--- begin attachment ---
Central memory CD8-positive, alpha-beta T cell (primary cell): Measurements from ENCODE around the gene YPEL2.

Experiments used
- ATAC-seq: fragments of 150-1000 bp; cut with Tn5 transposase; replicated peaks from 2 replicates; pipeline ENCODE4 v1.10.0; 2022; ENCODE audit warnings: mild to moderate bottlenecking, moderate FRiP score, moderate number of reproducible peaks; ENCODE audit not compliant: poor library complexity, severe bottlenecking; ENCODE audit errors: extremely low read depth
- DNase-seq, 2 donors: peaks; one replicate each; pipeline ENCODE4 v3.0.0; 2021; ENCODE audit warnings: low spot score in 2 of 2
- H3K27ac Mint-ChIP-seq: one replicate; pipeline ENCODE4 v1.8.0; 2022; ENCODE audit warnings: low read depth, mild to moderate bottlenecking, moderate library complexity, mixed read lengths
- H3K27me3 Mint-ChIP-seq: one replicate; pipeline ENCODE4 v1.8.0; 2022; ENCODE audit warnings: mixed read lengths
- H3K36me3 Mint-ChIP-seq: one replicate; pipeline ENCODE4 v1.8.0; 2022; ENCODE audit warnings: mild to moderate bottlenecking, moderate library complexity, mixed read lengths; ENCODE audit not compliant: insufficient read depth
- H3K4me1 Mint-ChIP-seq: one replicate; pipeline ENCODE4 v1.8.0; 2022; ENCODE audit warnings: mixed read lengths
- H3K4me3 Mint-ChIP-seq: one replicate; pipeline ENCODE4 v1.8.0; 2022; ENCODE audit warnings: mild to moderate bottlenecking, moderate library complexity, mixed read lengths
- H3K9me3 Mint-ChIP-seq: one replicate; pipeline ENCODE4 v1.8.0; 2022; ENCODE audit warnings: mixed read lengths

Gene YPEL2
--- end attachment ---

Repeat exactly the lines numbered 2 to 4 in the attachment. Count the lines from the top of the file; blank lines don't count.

Experiments used
- ATAC-seq: fragments of 150-1000 bp; cut with Tn5 transposase; replicated peaks from 2 replicates; pipeline ENCODE4 v1.10.0; 2022; ENCODE audit warnings: mild to moderate bottlenecking, moderate FRiP score, moderate number of reproducible peaks; ENCODE audit not compliant: poor library complexity, severe bottlenecking; ENCODE audit errors: extremely low read depth
- DNase-seq, 2 donors: peaks; one replicate each; pipeline ENCODE4 v3.0.0; 2021; ENCODE audit warnings: low spot score in 2 of 2